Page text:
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Liwa Cycle Challenge has bikers in a spin about stunning desert surroundings

posted on 17/01/2015: 2089 views

Hundreds of cyclists traded city streets for desert roads on Friday as they took part in one of the most lucrative races in the region.

The second annual Liwa Cycle Challenge offered Dh150,000 in prizes, with an equal purse for men and women.

"Just as our leaders do not differentiate between women and men, we too wanted to show that women are equally valued in our competition,” said Mohammed Al Qubaisi, who founded the race and also finished 10th in its 117-kilometre elite category. Mr Al Qubaisi said he created the competition because it combined two passions – the desert in Liwa and cycling, which he took up more than seven years ago.

"I first started cycling because my football injuries started to catch up with me and, at the time, people were laughing at me, telling me it was a child's sport,” said Mr Al Qubaisi, who rides between 300km and 400km each week and participates in regular cycling and triathlon contests.

Finishing first for the second year in a row in the women's elite category was Louisa Lobigs, who flew in from Qatar for the race.

"Very few competitions in the world offer equal prize money, but it's a reflection of how much female racing, and racing in general, is growing in the UAE,” said the 24-year-old Australian.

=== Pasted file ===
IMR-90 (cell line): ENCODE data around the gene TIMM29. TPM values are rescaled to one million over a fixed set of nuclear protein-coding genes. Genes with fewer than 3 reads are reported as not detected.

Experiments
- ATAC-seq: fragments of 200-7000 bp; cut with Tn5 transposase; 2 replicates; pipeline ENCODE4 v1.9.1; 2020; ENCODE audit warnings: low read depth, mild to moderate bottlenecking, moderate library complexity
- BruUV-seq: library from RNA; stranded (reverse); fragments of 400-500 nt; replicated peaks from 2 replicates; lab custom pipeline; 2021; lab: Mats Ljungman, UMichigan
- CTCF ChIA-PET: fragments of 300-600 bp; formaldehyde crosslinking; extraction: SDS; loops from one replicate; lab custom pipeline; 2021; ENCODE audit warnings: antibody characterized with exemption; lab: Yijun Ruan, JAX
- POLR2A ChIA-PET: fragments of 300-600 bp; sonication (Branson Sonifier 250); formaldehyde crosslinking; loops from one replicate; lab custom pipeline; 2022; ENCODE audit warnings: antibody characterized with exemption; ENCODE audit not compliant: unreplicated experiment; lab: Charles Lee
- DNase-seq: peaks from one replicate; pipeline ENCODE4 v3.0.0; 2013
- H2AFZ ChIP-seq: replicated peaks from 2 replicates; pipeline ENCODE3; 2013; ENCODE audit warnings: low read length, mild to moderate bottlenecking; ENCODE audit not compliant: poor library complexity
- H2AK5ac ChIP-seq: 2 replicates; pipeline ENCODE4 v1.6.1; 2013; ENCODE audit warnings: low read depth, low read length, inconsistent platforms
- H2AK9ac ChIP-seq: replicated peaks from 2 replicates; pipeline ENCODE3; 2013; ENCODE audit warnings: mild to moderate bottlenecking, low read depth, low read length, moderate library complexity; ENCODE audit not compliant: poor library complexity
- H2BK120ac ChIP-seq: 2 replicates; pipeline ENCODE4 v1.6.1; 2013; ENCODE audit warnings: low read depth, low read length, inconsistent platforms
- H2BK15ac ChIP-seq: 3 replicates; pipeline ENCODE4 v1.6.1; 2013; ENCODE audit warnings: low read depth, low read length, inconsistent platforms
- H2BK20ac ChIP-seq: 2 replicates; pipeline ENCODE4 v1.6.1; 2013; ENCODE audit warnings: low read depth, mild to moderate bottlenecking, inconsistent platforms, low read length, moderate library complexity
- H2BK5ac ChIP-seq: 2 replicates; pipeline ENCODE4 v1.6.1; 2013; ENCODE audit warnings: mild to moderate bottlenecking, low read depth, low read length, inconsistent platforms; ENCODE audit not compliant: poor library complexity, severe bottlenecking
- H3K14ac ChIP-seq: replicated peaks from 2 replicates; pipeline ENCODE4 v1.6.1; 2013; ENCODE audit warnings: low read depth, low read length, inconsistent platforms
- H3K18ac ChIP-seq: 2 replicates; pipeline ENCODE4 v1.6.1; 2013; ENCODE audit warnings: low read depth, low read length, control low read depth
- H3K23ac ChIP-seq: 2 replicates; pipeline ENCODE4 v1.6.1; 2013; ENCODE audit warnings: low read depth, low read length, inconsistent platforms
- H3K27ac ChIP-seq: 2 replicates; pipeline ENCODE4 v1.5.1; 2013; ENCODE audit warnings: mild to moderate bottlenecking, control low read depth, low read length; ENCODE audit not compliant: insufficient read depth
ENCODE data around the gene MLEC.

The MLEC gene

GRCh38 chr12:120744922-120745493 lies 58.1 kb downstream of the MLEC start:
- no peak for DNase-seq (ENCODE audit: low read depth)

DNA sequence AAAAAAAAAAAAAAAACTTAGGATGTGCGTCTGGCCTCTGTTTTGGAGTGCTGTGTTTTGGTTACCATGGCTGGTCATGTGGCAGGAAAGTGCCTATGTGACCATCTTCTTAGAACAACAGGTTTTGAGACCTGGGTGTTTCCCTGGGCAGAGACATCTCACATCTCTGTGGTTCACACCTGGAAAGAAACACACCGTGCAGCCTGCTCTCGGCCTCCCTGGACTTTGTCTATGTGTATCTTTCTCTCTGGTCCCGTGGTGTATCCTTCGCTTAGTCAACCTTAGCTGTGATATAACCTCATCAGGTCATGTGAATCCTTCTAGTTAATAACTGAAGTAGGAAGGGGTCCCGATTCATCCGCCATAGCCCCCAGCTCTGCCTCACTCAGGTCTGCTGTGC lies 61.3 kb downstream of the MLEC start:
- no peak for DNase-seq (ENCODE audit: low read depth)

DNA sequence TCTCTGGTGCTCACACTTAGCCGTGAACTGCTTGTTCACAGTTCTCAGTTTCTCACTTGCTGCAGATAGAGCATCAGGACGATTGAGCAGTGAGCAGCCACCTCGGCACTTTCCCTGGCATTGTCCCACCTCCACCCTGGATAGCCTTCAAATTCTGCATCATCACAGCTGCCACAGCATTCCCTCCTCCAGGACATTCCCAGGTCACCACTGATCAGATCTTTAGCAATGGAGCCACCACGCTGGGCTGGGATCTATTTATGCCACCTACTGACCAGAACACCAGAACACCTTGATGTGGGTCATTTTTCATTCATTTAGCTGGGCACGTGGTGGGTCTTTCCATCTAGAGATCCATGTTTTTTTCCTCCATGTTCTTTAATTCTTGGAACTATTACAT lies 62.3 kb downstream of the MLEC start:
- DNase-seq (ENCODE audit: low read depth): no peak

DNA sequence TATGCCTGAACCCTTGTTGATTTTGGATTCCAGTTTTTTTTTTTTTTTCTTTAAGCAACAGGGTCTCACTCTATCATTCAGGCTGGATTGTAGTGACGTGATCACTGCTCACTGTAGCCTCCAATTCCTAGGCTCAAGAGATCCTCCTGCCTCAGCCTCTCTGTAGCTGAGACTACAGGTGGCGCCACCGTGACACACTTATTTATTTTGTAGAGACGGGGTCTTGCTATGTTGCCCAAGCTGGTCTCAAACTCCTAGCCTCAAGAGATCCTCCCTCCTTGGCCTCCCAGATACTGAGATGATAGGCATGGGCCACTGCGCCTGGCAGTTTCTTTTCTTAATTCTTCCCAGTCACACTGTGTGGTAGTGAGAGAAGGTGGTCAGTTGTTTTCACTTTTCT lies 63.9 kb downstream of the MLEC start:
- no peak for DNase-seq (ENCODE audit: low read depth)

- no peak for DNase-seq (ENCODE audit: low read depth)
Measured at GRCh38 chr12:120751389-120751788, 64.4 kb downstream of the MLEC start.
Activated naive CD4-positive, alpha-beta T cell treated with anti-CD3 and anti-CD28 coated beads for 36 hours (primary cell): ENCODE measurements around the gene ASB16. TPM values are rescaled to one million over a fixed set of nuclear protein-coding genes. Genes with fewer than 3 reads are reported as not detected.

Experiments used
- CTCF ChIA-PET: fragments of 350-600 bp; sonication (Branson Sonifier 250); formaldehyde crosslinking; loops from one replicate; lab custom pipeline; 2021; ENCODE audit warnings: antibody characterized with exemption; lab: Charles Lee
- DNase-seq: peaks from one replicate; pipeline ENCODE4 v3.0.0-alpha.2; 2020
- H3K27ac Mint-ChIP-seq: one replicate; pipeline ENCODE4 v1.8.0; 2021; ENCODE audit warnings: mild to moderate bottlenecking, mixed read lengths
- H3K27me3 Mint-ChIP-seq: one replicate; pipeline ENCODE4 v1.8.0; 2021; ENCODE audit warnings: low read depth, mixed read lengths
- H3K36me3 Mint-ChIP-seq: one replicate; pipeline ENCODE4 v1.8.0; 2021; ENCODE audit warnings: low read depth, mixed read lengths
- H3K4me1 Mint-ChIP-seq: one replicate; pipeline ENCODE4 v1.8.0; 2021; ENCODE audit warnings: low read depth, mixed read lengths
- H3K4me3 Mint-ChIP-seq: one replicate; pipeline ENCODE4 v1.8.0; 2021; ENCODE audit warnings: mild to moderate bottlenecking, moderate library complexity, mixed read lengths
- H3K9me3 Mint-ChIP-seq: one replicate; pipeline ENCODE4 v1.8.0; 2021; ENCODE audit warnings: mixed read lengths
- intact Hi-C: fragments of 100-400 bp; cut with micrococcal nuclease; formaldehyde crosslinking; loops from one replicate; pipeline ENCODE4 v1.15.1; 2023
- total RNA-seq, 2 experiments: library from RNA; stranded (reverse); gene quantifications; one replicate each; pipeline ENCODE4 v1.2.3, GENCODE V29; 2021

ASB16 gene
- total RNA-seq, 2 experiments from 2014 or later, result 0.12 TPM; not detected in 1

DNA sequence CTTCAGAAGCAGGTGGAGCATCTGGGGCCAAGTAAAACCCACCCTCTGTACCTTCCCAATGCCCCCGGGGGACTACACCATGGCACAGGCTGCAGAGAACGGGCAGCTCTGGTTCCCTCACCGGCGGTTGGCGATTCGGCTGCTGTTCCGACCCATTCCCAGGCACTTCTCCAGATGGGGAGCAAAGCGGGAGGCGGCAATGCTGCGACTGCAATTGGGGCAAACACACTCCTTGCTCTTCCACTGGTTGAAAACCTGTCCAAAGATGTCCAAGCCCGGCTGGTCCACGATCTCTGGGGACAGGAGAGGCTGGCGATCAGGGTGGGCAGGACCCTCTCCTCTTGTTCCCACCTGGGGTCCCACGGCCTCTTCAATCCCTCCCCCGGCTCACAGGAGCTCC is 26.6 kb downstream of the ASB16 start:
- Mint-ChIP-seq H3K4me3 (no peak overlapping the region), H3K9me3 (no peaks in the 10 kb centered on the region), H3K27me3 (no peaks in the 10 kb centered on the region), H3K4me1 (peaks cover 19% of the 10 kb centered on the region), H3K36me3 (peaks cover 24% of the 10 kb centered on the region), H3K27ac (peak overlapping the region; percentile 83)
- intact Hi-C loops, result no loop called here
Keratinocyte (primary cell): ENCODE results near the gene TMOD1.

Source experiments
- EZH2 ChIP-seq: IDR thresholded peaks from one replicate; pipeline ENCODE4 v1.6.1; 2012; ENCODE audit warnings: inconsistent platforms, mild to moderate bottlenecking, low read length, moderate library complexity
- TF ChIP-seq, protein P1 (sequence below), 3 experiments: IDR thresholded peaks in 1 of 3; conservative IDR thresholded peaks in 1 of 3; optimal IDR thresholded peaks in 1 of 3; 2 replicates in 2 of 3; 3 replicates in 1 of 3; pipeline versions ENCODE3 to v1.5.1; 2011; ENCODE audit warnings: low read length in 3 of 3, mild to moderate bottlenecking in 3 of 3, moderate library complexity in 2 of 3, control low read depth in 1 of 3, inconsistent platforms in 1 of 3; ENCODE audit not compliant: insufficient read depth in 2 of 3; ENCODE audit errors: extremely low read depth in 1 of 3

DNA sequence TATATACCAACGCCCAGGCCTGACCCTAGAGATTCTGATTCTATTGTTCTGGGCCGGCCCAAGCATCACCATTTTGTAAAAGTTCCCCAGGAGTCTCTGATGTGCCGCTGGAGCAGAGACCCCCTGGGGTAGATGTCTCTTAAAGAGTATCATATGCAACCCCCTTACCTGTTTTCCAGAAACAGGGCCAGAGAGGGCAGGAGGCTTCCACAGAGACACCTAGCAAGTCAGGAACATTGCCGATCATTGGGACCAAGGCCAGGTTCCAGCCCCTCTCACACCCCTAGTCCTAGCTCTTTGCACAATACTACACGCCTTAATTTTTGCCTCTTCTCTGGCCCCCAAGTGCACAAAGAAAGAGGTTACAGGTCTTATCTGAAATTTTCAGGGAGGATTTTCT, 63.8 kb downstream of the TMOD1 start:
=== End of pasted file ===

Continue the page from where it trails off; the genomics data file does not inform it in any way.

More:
"Every time I come back here I see cycling growing more and more.

"I hope Qatar follows the UAE's example.”

Also competing in the women's elite 117km category was Nadine du Toit, 34, who also began cycling after a football injury.

What started out as a way for the Dubai-based life coach to exercise while recovering, quickly became a passion.

"I got hooked. When I first got on a bike I felt free and alive,” said Ms du Toit.

"They started calling me Nadine the Machine.”

Although the Liwa challenge was 70km further than she had ever ridden, she said the picturesque landscape was an ideal setting.

"It's wonderful to bike in the desert – the fresh air, the lack of cars, and the safety that it provides make it a delight to ride,” she said.

Organised by Adnoc, where Mr Al Qubaisi is deputy director of human resources, and Adco, which he worked for last year, the race not only offered cyclists a chance to race among the dunes but provided them with tents, shower facilities and food for two nights.

"We wanted people from all over the region to come and see the beauty of this area, to ride among the picturesque dunes and sleep under the desert stars,” he said.

Mr Al Qubaisi said he hoped the race's 117km course would become one of the four stages of the inaugural Abu Dhabi International Tour in October. – The National -


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